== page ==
Posted on Reply
#8
RejZoR
Expect more burned GTX 580 cards now...
Posted on Reply
#9
wahdangun
by: qubit
This is a great feature and yet more :respect: to W1zzard for putting it in.

However, as the throttling is designed to prevent hardware damage to card and mobo, how is this going to be prevented when the card is run past its limit?
then every GTX 480 that wizz review was broken if that the case, because the GTX 480 use more watt and current than GTX 580,
Posted on Reply
#10
qubit
Overclocked quantum bit
by: wahdangun
then every GTX 480 that wizz review was broken if that the case, because the GTX 480 use more watt and current than GTX 580,
I don't see how that can be the case.
Posted on Reply
#11
W1zzard
this should not affect temperature protection, which will remain at 97°C

by: qubit
However, as the throttling is designed to prevent hardware damage to card and mobo, how is this going to be prevented when the card is run past its limit?
it won't. just as much as any card other than gtx 580 does not have this kind of protection either
Posted on Reply
#12
wahdangun
by: qubit
I don't see how that can be the case.
because GTX 480 doesn't have this throttling mechanism, thats why its can reach 300 watt in furmark and nvdia doesn't like that fact
Posted on Reply
#13
evillman
With this thing disabled, can we expect higher overclocks?
Posted on Reply
#14
hat
Maximum Overclocker
Is there a way to BIOS flash it out?
Posted on Reply
#15
meran
wow i bet the power circuit will die in 3 months after that
Posted on Reply
#16
W1zzard
by: meran
wow i bet the power circuit will die in 3 months after that
if you run 3 months of furmark .. probably yes. typical gaming will never run into the power limit so "no power limit" will not make any difference
Posted on Reply
#17
qubit
Overclocked quantum bit
by: W1zzard
this should not affect temperature protection, which will remain at 97°C



it won't. just as much as any card other than gtx 580 does not have this kind of protection either
True, but no other previous cards have used as much power as the 480 & 580, which makes a burnout more likely.

And it looks like it could take out other parts of the PC with it, which was very unlikely previously.

You know what this all looks like to me? We're hitting another performance bottleneck due to excessive power use. This happened a few years ago with CPUs, preventing clock speed from reaching ever higher and this is looking like the same thing.

This new card is what, 15-30% faster than the old one? I'll bet the new ATI card will be faster than it's predecessor by a similar amount, all due to this unfortunate limit. The fact that these cards have to fit within a particular physical form factor and power usage envelope won't help either.

I reckon the days of next gen cards doubling in power over their predecessors are over.
Posted on Reply
#18
meran
by: W1zzard
if you run 3 months of furmark .. probably yes. typical gaming will never run into the power limit so "no power limit" will not make any difference
sure but 350watt:eek: :wtf::wtf::wtf: my whole pc consume 330
Posted on Reply
#19
W1zzard
by: qubit
True, but no other previous cards have used as much power as the 480 & 580, which makes a burnout more likely.
when properly designed a high power consumption design will work just as fine as a low power design. and you can bet nvida and amd have the best people in the world to figure out this kind of stuff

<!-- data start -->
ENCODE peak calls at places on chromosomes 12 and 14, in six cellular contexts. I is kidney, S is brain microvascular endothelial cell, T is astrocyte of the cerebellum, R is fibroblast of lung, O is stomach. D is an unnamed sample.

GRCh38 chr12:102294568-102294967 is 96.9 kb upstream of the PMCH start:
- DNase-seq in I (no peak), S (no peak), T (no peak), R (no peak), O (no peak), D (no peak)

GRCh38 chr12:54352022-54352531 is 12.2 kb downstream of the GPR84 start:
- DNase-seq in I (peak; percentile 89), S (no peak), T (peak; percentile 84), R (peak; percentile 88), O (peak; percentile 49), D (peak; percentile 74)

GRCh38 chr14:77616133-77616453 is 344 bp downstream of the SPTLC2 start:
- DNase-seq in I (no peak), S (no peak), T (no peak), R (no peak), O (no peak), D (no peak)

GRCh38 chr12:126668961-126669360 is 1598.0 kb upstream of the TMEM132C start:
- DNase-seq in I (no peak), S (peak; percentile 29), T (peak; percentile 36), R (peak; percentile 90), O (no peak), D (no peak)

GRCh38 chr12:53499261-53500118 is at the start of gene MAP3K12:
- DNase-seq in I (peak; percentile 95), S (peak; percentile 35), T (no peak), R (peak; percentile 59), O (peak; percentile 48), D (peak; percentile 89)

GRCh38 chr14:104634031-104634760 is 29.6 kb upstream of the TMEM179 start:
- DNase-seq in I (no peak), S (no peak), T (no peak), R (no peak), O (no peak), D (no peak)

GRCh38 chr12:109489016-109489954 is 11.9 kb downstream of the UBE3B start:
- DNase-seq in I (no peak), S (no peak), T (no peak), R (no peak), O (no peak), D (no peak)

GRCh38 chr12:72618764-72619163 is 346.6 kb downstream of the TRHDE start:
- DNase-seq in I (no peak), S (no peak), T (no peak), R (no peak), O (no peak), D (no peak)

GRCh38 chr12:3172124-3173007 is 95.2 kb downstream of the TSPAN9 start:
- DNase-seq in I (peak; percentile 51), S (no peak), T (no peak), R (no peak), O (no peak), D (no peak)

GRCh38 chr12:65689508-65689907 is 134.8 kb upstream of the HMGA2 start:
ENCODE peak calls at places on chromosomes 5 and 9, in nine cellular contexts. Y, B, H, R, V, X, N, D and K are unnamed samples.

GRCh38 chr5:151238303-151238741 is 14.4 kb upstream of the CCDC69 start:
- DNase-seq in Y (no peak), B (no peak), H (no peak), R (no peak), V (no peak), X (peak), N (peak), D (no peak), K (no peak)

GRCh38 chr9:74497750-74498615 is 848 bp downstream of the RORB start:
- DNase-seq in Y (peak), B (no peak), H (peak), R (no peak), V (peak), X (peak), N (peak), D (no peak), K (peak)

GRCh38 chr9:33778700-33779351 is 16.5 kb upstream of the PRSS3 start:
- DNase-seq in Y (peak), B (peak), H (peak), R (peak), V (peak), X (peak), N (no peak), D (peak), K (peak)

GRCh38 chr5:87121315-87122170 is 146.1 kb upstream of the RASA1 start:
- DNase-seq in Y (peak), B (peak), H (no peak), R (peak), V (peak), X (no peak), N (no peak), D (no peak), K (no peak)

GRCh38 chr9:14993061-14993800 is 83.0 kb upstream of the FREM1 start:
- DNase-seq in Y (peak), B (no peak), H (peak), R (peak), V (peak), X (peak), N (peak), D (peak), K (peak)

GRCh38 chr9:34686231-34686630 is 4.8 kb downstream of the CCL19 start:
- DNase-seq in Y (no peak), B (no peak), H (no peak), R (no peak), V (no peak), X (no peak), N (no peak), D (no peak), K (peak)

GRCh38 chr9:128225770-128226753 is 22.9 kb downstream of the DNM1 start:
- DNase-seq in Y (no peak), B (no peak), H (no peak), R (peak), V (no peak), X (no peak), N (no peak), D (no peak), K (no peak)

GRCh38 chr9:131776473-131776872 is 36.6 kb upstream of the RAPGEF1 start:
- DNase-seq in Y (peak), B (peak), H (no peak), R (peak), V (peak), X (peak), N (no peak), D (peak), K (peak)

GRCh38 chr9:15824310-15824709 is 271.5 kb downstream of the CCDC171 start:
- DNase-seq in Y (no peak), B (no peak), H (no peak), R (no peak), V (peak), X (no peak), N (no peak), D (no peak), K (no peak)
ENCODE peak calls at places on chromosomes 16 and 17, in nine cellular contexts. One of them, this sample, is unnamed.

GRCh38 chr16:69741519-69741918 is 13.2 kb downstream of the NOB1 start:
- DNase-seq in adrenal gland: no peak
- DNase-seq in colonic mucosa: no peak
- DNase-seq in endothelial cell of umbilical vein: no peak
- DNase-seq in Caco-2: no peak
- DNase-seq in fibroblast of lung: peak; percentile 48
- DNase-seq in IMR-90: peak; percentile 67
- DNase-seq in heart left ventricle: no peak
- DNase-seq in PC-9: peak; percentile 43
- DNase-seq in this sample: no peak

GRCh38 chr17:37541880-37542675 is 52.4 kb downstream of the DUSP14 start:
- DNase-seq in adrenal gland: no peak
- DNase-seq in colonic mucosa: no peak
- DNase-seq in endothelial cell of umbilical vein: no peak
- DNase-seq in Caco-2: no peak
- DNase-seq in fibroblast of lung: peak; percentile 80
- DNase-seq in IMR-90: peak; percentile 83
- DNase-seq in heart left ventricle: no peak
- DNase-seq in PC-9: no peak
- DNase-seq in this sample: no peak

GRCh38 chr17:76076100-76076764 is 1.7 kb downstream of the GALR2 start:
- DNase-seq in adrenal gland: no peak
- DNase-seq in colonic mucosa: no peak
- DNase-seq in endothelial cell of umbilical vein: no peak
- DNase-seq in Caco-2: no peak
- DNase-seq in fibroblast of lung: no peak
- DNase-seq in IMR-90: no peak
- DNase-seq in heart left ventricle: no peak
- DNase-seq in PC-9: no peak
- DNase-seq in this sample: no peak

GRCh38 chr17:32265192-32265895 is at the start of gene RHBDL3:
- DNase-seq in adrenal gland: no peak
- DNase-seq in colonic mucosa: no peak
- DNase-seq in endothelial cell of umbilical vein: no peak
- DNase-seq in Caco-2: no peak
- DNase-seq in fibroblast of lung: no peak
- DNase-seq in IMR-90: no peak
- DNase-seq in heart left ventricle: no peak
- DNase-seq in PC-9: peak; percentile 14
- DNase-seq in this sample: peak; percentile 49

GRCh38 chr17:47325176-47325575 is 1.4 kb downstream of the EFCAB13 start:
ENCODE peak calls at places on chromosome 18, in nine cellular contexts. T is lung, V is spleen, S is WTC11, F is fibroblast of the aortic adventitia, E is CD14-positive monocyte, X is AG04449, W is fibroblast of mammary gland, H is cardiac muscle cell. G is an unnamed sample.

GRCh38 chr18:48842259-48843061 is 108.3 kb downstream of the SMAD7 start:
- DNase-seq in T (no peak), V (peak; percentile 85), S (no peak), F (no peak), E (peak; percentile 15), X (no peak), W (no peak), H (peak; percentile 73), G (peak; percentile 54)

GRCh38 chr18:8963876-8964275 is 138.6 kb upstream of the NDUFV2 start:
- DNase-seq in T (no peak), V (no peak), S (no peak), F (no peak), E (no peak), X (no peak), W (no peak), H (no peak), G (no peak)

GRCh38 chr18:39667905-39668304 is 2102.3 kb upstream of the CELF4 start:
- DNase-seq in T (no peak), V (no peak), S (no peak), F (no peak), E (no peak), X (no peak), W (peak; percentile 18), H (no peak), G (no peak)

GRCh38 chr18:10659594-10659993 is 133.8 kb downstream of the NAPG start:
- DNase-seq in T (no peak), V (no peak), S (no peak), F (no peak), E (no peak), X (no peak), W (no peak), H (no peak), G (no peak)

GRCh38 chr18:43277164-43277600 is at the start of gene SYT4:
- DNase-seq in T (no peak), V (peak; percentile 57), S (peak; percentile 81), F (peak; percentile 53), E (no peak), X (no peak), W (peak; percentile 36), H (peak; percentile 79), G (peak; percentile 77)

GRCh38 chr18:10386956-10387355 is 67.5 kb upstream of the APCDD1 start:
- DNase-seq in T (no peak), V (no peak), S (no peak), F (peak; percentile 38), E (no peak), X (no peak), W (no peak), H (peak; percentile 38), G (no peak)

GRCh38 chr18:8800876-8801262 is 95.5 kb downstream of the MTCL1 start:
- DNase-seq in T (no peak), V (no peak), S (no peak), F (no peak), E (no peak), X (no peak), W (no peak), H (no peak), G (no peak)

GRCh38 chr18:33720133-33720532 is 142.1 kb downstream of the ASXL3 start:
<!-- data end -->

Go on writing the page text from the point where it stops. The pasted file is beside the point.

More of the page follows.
Posted on Reply
#20

Seems like today's standards are high temps and watts, if so i want nothing to do with it. Full load on GTX 460 = 65-70c I'm a little disappointed with, when i see high end cards doing under 40c full load call me impressed.
Posted on Edit | Reply
#21
Zubasa
by: qubit
True, but no other previous cards have used as much power as the 480 & 580, which makes a burnout more likely.
The 4870X2 uses more power under furmark than the GTX580.
Posted on Reply
#22
wahdangun
by: qubit
True, but no other previous cards have used as much power as the 480 & 580, which makes a burnout more likely.

And it looks like it could take out other parts of the PC with it, which was very unlikely previously.

You know what this all looks like to me? We're hitting another performance bottleneck due to excessive power use. This happened a few years ago with CPUs, preventing clock speed from reaching ever higher and this is looking like the same thing.

This new card is what, 15-30% faster than the old one? I'll bet the new ATI card will be faster than it's predecessor by a similar amount, all due to this unfortunate limit. The fact that these cards have to fit within a particular physical form factor and power usage envelope won't help either.

I reckon the days of next gen cards doubling in power over their predecessors are over.
thats why right now ati focus on multi GPU scaling with their dual GPU card to achieve higher performance while can make entire line up much faster, and i hope with 28nm they can enable that side port thing,
Posted on Reply
#23
qubit
Overclocked quantum bit
by: wahdangun
thats why right now ati focus on multi GPU scaling with their dual GPU card to achieve higher performance while can make entire line up much faster, and i hope with 28nm they can enable that side port thing,
Hmmm yeah, +1 on that. :)
Posted on Reply
#25
claylomax
by: meran
sure but 350watt:eek: :wtf::wtf::wtf: my whole pc consume 330
My whole pc consume 360w when gaming and that's off the wall, the pc would consume around 317w assuming 88% efficiency.